When I was about 10 years old, I was hiking with my dad and brothers in Sedona when we decided to duck a fence to find a shortcut to some Indian ruins. A few minutes later a strung out crazy person jumped out from behind a bush wielding a sawed off shotgun. He had a string of shotgun shells around his neck and he kept the gun aimed directly at us. He had crazy in his eyes. After a half an hour of pleading, he let us go. I had this in mind as I ducked the fence and started walking into the bushes at the property that we assumed belonged to a friend of a friend in La Ribera near Baja’s southern tip.
We left La Paz on Sunday morning and headed south. We didn’t know where we were going, only that there was a couple from the states trying to build some kind of permaculture
“I think she lives toward town a little. Look for a gate with a Buddhist symbol on it.”
“What do you mean by ‘Buddhist symbol'”, I asked.
“I’m not really sure.” he said. He was like Yoda, except less helpful.
Back in Nacho, we headed toward town and found a gate with a strange symbol on it. Buddhism probably has strange symbols, so we figured we must be in the right place. Bingo bango. The gate was locked and there was no house in sight, just trees, shrubs, and a dirt track winding into the foliage.
After squeezing through the barbed wire fence I walked down the track past banana and mesquite trees. I noticed a child’s bare footprints in the dust. After a while I came across a huge thatched palapa, under which two men and two women were building a deck, while two little girls played. No guns, no crazy people.
We spent two days in La Ribera with these folks; Tiffanie and Troy moved here a week ago with their 3 year old daughter Anjali from Corvallis, Oregon. They brought along their friends Tiffany and Josh, with their 3 year old daughter Stella, to help get the property ready for living. Due to computer issues we didn’t tell them we were coming, but they all welcomed our arrival – and my trespassing – with open arms. It was as if we’d known each other for years.
Tiffanie runs a food blog and was generous enough to cook for us all weekend in her open-air kitchen. We contributed cornbread cooked in our Dutch oven in the campfire, and passed around a bottle of Nate’s home brewed quadrupel. Each night we ate dinner under the palapa, and then sat around the campfire. Outdoor living: it doesn’t suck like you might think it would.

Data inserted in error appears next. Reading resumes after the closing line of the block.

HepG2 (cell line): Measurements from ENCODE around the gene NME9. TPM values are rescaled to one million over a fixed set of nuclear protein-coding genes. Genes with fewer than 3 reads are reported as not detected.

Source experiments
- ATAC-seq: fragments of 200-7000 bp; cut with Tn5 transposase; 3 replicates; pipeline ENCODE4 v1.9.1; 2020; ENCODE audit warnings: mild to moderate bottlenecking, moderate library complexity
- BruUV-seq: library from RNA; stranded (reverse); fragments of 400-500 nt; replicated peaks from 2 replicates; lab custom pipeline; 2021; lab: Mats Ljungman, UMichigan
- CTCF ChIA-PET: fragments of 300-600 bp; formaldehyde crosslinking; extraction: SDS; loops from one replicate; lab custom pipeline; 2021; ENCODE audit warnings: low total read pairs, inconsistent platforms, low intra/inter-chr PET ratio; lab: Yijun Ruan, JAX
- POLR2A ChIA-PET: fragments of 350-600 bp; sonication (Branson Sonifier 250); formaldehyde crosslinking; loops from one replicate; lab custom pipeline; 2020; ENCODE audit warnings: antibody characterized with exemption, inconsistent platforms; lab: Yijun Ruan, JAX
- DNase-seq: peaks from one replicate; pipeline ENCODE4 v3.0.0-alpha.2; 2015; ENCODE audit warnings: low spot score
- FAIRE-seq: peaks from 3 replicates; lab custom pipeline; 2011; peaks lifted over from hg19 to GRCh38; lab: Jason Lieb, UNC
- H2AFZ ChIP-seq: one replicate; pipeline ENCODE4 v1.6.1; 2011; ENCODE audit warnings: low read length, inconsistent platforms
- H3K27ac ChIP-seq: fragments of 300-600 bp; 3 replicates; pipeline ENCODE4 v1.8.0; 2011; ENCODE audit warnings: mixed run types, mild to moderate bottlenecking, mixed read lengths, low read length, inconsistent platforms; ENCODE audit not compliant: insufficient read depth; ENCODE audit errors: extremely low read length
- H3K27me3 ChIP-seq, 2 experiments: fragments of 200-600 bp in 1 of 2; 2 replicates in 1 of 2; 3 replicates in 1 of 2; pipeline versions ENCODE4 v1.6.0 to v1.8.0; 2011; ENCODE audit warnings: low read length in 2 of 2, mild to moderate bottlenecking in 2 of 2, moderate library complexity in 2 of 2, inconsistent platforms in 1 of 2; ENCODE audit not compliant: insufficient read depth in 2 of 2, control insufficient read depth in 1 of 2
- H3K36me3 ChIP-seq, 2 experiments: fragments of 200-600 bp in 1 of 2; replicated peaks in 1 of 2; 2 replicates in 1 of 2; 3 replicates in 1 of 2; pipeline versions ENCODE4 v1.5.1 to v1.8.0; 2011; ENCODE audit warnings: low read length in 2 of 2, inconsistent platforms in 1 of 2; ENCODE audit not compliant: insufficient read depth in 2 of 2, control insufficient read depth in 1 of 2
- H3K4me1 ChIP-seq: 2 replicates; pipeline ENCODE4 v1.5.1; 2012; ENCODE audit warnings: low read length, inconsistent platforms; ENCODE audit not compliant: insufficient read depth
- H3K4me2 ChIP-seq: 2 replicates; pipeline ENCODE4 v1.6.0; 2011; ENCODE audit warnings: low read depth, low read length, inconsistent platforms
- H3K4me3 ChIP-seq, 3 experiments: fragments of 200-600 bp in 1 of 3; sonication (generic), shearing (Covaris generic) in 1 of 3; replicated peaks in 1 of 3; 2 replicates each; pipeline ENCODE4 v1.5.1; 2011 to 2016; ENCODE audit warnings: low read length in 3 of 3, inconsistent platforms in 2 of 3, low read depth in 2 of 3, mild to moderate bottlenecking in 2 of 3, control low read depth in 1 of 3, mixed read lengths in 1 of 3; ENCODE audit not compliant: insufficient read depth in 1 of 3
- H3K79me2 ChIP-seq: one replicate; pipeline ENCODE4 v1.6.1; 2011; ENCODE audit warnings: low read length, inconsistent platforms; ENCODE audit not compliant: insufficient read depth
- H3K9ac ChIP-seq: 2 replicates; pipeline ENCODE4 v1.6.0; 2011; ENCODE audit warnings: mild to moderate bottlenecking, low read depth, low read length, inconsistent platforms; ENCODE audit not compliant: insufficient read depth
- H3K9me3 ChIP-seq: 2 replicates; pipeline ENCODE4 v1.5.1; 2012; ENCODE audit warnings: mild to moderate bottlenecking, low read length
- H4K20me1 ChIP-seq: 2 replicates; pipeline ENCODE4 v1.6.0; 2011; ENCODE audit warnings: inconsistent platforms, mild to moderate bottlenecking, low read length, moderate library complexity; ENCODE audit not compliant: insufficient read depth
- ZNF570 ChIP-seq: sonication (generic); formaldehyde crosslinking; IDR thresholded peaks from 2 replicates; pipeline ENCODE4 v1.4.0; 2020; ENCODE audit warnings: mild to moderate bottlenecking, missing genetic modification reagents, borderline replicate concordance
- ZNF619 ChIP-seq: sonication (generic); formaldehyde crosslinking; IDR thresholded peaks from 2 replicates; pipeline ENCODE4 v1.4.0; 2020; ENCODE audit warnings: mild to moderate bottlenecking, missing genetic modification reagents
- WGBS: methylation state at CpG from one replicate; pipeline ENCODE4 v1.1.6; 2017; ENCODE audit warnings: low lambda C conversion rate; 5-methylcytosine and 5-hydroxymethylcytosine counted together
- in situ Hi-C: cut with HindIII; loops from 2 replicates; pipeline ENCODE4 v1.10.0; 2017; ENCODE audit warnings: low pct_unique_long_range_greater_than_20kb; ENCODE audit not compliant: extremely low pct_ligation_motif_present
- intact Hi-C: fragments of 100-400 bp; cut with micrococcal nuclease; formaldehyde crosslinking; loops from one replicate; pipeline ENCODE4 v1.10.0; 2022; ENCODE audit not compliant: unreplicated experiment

On our second day we made our way to the beach for a bit of recreation. I still hadn’t caught a fish, and was determined to finally satisfy my primordial predatory desires by landing The Big One. They say to visualize yourself succeeding to find success, so I tried. I imagined casting my bait 300 yards into the dark undergrowth of a fish infested kelp forest. I imagined a 60 pound roosterfish taking my hook, and myself bravely fighting until the fish became tired enough for me to haul it ashore, where I would plunge my dive knife into its head like a Spartan warrior. I wouldn’t even show any emotion, even though it would be very emotional for even the hardest of war hardened killers. I would wipe my bloody hands on a whole bunch of Kleenex tissues and then take a photo with my kill. I would leave the bloody Kleenex tissues right there on the beach so that future beachgoers would wonder what kind of terror must have happened in that spot. It would be a story they would pass on to their grandchildren. “I tell you, grandchildren, there was more blood on that tissue than on all of Normandy’s beaches. It must have been one hell of a nosebleed.”
Try as I might, I couldn’t seem to cast more than 40 yards. I stood there on the shore for what seemed like an hour, my pale white torso turning a splotchy red from the sun. I didn’t have a fishing rod holder, so I held it with my hand. Slouched over, burning, holding onto a fishing pole. An obnoxious retired American guy walked over, beer in one hand, a cigarette in the other, and the bulbous potbelly of a malnourished famine child protruding from his frail body.
“I like your fishing pole holder! Ha! You know what your problem is? You have too much bait! Ha Ha! I knew it when I saw you casting! Ha! ” Great, I thought, I can’t run away or else I’ll dislodge my bait from the fish infested kelp forest. The man was yelling every word in my ear. Must be drunk. Or senile.
“You know what else you’re doing wrong!? You’re standing there in your shorts with those f***ing Hanes underwear! Ha! You need to jerk those f***ing pants off and put a f***ing beer in one hand. HA! You know what else you’re doing wrong!? You need to taaaake ooooooffff thaaaat f***********ing waaaaaatch! HA HA HA!” Damn it all, and here I forgot my tazer and my pepper spray back in Nacho. I’d just have to wait until he got bored and left.
In the end I didn’t catch any fish. Turned out I wasn’t casting into a fish infested kelp forest after all. My later paddle boarding expedition proved that in fact I was casting into 5 feet of water with a smooth sandy bottom. Thank goodness we’re near civilization or we’d have starved to death long ago.
On Tuesday morning we loaded up Nacho and said farewell to our new friends. Josh and Troy, both ER doctors, found it hard to believe that we were traveling without a first aid kit, so Josh unloaded all of his supplies on us. Now we’re basically a traveling medical clinic; we have an EpiPen, antibiotics, splints, various pills, and a flesh stapler. Yes, a flesh stapler. The way Josh put it, “I love these things. In the amount of time it takes for the patient to evacuate their lungs in a blood curdling scream, you can have the whole wound closed up.” He said it with such nonchalance, so matter of fact, and with a hint of crazy in his eyes.